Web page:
In your efforts to loosen up your paintings by using such brush alternatives as old credit cards, you may be suffering from "brush withdrawal". Here are some ideas to help you through the transition:
#1. Pick a catchy name for your credit card: I used an expired AAA (American Automobile Assn.) card and though of renaming it my Amazing Art Applicator or my Almost Abstract Art card. You could name your old VISA card something like: Very Important Smooth Applicator. The sky is the limit here (not just the top of the painting).
#2. Make some credit card brushes: Here are a couple of those little cards that you get from places like Blick; I found these in my wallet when I located my old AAA card. A small saw cut in the end of a 5/16" by 12" long piece of hardwood dowel did the trick. Some super glue to hold it in place and voila: a card brush that looks semi professional and a new meaning to "flick your BIC"-- now it is "flick your BLICK" when you apply the paint. Here is the front side of the cards:
Now look at the back side of the cards. I wonder if you lost these out painting and someone put them in the mailbox, if they actually would get returned to Blick. I also wonder what Blick would think of this: "Good Advertising" or maybe "How dare you!"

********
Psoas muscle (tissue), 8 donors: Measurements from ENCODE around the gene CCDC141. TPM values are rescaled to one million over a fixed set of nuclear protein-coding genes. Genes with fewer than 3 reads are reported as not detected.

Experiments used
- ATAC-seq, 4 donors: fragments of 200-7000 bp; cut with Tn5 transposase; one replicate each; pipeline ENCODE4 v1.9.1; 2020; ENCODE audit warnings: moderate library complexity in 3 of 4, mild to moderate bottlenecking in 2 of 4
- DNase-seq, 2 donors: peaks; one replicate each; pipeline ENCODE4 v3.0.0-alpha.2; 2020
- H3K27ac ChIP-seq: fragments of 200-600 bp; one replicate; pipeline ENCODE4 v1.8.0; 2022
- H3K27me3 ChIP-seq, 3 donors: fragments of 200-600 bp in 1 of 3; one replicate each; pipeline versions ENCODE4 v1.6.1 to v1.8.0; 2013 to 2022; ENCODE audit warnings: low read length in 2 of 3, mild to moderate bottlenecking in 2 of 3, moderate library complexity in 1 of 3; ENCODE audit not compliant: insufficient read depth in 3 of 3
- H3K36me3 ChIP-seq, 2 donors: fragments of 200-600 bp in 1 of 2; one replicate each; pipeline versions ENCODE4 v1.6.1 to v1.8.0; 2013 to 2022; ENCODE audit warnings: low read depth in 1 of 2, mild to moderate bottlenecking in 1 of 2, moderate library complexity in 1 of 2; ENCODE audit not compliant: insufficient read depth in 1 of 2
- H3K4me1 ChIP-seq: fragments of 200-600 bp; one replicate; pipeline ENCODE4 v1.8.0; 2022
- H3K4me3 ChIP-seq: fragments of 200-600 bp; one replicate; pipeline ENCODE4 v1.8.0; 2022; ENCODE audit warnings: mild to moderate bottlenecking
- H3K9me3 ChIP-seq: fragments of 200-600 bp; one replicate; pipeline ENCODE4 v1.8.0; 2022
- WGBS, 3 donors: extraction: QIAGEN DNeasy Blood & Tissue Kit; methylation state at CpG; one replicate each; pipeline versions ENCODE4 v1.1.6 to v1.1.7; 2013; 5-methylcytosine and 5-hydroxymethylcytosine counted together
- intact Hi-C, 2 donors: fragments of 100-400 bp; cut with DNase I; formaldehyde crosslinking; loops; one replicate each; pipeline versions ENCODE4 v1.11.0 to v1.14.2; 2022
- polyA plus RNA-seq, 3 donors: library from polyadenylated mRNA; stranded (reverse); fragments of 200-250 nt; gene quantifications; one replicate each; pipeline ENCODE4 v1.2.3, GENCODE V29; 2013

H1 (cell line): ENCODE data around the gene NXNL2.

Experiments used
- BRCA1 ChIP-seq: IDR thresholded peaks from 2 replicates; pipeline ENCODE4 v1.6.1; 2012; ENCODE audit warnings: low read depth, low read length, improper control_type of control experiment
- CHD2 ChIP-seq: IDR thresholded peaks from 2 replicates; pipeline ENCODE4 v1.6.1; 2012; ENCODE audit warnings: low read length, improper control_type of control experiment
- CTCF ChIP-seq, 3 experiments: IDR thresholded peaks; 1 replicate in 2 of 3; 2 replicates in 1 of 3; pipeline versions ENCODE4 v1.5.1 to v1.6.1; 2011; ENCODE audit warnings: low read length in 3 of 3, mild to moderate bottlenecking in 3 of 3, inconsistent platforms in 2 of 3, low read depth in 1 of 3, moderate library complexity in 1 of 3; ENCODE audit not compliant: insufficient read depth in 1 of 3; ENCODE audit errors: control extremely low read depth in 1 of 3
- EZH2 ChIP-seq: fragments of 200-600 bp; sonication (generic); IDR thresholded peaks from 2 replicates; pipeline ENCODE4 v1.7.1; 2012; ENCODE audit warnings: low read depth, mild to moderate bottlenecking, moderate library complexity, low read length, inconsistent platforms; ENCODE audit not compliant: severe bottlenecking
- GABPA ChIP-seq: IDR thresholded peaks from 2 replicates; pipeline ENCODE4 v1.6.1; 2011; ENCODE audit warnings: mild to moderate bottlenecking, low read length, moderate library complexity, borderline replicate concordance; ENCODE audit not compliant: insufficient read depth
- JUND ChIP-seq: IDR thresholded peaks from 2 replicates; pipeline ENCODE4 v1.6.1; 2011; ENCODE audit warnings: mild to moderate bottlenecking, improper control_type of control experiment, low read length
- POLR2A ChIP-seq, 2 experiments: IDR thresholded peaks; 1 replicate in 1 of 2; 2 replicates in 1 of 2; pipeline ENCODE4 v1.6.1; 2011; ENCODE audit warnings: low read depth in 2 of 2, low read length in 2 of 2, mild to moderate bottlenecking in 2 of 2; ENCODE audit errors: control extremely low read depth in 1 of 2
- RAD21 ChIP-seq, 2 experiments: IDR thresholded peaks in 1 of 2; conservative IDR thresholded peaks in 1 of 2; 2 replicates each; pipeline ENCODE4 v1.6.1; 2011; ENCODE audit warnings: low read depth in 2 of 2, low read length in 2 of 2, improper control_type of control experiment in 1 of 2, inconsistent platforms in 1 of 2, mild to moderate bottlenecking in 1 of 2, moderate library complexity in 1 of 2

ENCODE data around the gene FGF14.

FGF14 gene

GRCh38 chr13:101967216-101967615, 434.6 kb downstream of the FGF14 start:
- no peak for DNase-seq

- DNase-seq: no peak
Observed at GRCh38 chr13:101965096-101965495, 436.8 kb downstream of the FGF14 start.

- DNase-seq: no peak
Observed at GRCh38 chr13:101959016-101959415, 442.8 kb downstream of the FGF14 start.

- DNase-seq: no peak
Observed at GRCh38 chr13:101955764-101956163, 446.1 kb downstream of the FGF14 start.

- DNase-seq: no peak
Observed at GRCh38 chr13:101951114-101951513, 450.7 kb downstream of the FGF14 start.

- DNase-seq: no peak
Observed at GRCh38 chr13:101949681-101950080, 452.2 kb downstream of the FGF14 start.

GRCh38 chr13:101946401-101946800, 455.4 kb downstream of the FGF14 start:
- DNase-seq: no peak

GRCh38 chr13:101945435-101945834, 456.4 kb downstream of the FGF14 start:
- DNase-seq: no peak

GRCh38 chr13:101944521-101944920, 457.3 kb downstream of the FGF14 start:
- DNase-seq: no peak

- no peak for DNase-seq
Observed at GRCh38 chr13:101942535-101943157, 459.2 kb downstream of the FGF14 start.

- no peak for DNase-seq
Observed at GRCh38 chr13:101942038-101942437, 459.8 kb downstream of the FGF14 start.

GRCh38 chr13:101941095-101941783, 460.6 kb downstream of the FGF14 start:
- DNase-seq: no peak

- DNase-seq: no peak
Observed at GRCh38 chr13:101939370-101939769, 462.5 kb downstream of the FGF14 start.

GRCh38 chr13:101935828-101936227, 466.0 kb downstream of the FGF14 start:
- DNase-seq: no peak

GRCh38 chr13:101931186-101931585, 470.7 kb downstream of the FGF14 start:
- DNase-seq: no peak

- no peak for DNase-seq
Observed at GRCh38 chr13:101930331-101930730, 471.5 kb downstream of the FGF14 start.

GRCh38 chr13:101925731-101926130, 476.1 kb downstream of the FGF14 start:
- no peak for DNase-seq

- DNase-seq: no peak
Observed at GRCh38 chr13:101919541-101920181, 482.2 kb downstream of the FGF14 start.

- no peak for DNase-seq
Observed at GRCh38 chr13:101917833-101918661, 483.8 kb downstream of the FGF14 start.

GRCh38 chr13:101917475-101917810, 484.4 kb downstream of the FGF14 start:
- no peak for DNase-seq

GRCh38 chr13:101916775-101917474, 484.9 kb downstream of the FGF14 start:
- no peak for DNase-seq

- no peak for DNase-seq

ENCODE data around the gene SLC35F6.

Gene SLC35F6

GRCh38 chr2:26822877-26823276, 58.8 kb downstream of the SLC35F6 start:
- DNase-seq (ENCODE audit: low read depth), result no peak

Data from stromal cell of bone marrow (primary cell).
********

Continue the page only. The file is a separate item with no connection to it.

#3. Buy some paint shapers that look like brushes, or make your own script brush substitute: Here are some different color ("colour" for the Kiwis) shapers; they kind of work like palette knives, but the silicone rubber tips make them much more flexible and they work more like a brush. The bottom object is a bald (lost its hair) #1 DaVinci brush, and I drilled the end out with a 1/16" drill to shove party toothpicks into the ferrule. These are pretty cool to paint with, AND, YOU DON'T HAVE TO CLEAN THEM, JUST TOSS THEM! Be careful not to put the end with the paint on it in your mouth, it really gives you weird looking teeth.
#4. Just learn how to use your palette knives a little better: That's my plan! Comments very welcome. Stu
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